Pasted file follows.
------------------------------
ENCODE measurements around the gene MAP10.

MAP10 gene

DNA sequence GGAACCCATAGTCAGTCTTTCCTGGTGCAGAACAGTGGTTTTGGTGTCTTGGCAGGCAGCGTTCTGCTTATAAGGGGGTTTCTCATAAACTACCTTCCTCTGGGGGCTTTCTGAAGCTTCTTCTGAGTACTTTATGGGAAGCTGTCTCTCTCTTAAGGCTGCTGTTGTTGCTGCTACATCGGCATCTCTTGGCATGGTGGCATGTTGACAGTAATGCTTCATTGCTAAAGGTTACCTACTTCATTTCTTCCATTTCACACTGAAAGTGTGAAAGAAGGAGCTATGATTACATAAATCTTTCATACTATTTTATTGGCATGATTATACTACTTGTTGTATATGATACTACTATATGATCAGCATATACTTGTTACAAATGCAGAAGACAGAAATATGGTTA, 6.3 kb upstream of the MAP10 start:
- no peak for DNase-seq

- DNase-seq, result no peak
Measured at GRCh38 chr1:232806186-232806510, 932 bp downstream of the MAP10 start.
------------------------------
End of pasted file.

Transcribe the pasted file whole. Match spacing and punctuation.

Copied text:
ENCODE measurements around the gene MAP10.

MAP10 gene

DNA sequence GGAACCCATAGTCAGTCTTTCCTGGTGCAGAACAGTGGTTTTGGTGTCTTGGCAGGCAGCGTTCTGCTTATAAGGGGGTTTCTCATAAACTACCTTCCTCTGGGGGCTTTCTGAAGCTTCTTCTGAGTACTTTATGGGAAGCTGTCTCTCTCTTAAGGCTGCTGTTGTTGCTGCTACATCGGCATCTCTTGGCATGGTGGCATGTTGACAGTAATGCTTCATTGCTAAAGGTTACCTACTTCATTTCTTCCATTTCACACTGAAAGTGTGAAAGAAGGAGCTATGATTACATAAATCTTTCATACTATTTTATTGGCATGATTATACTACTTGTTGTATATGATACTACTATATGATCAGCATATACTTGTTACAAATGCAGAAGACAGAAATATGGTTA, 6.3 kb upstream of the MAP10 start:
- no peak for DNase-seq

- DNase-seq, result no peak
Measured at GRCh38 chr1:232806186-232806510, 932 bp downstream of the MAP10 start.